6 pm – try to leave the office;
6:30 pm – at home and relieve our nanny;
until approx. 7:45 pm – dinner, bath, etc. with children;
8:15 pm – children in bed (but, right now, daughter is having a tough time going to sleep, so she insists that I stand outside of her door, so I do that with paperwork that I’ve pre-printed and also am armed with my blackberry);
9 pm – daughter is asleep, so I go into our home office and start working again;
1 am – in bed
On a daily basis, I am energized/motivated/inspired by:
At home, my family; at the office, the opportunity to do good work.
On a daily basis, I am drained/frustrated by:
At home, sleeplessness; at the office, inefficiency.
What do you wish you could change about your current work-life mix?
What does “having it all” mean to you?
Taking joy from what you view to be your calling, whether it is being a good wife, being a good mother, doing good work, being a good friend, serving the community or some combination of all of the above.
Do you think that you “have it all”?
At any given moment, my feeling about this changes significantly. Sometimes I honestly believe that I do. At other times, I feel like I am barely running on fumes. But, more often than not, I feel extraordinarily lucky to have the family that I have (an amazing husband, two adorable children – OK, I am clearly biased – and supportive extended family), as well as a job that I very much enjoy and which allows me to help others in their time of need.
Share your key(s) to maintaining order (“managing it all”):
Every Sunday afternoon while the children are napping, I spend about an hour reviewing the family’s combined schedule for the week, so that we can figure out whether my husband or I have plans early in the morning or in the evening, our child care situation, who is responsible for organizing dinner, our children’s doctor’s appointments and extracurricular activities, any special items that our daughter needs for her preschool and whether we need any items for our children (e.g., diapers, goldfish crackers, etc.) and groceries. That is the uber-planner in me. On the other hand, I try very hard to remember that, between our children and the nature of my work, nothing can be planned and that I need to remain flexible and not become upset when things change, even at the last minute.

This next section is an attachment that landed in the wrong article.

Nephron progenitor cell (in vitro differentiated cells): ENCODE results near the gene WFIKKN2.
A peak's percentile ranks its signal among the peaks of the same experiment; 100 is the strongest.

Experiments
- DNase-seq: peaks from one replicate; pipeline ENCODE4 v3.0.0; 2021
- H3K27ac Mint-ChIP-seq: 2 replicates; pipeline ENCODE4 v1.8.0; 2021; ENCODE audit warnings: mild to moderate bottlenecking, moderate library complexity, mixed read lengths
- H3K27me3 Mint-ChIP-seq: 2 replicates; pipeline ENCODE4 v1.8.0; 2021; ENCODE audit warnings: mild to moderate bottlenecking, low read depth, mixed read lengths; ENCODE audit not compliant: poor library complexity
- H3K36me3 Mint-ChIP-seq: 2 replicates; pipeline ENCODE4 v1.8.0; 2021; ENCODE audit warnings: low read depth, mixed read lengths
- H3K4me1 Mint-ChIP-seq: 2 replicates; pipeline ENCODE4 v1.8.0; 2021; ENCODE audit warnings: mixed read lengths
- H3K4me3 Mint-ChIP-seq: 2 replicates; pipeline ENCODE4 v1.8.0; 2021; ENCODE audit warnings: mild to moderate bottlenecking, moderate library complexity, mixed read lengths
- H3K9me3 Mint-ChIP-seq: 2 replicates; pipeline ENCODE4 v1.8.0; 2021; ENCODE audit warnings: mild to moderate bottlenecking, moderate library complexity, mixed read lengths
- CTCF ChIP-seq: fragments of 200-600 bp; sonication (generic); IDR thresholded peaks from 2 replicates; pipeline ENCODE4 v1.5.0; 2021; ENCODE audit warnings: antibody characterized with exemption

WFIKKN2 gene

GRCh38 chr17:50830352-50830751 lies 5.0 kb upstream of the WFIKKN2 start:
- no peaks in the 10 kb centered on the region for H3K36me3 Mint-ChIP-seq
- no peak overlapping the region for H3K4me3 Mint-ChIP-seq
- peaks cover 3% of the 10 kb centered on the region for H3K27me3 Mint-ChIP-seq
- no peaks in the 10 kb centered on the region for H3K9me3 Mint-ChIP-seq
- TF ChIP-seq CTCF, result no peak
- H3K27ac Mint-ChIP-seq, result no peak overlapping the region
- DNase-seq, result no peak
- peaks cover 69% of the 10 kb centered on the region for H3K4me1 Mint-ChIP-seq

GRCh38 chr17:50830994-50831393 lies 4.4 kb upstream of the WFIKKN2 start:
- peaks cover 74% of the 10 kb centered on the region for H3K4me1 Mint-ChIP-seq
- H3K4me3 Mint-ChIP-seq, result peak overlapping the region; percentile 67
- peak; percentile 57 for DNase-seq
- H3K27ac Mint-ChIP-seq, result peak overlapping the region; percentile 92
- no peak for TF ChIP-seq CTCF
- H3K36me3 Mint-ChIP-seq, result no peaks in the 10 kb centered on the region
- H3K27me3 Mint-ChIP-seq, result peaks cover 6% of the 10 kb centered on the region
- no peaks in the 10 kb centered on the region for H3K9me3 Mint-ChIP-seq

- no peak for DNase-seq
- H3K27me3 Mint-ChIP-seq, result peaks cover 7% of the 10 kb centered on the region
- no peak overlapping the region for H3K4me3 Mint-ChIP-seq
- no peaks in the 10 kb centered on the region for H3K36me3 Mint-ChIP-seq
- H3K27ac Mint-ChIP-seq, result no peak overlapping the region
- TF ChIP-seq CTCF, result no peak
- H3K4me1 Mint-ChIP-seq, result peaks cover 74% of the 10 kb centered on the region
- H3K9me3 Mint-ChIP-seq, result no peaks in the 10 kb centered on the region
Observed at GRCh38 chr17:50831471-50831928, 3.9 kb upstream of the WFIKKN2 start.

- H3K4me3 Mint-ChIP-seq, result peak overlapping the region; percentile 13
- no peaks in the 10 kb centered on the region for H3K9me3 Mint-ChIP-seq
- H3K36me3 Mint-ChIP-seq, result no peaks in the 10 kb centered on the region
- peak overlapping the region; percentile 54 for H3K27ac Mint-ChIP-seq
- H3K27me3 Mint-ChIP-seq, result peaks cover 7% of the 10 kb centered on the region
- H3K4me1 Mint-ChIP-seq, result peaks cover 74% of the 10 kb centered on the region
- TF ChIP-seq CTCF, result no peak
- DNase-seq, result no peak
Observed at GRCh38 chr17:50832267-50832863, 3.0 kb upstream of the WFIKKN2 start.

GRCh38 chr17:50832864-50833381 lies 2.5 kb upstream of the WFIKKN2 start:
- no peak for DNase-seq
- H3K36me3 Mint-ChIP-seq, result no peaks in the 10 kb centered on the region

What advice would you give a pre-child version of yourself?
I very much believe in the Sheryl Sandberg notion of “leaning in,” whether it is to lean in toward your career or something else that you view to be your calling (e.g., motherhood), recognizing that your calling is a very personal thing and also that it can change depending on the phase in life that you are going through. But the point is – throw yourself into whatever you are doing, don’t lean away or otherwise hedge your bets, because it is better to fail trying your hardest than to fail because you haven’t tried sufficiently. Also, identify family and/or friends who know you and who will help keep you sane and not become self-absorbed – it does not have to be many people. I have only eight people – my husband, my sister, my parents, my best friend, two other close friends from law school and my career mentor – but they are people with whom I can be completely honest and who intuitively know when to check in. I also have five women from my church community group who are in different stages of their lives and careers, and the unadulterated support and wisdom that they represent is simply immeasurable. Cherish these people – they are worth their weight in more than gold. Remember that life is not a sprint, but a long footrace with many detours and circle-backs. The point is not to “succeed” or to achieve “work-life balance” at age 45 (or whatever age you decide is the right inflection point), but rather to be able to do the most that you can, honoring the gifts and blessings which you’ve been granted, and looking back (hopefully, when you are very, very old) and to be able to say that you went all in.
WIXII’S™ LAST STAND:
Is there anything else you would like to share regarding your work-life mix?
I think the notion of “work-life mix” is wonderful. I first heard the phrase used by Ruth Porat, the current CFO of Morgan Stanley, at an event at which she spoke to our firm’s women clients, and it has stuck with me since. “Balance” is too difficult (and, as a result, fraught with the potential for failure, which is discouraging); however, “mix” recognizes that the key is not to look from moment to moment to judge if things are in equilibrium, but to be able to measure that over a longer term.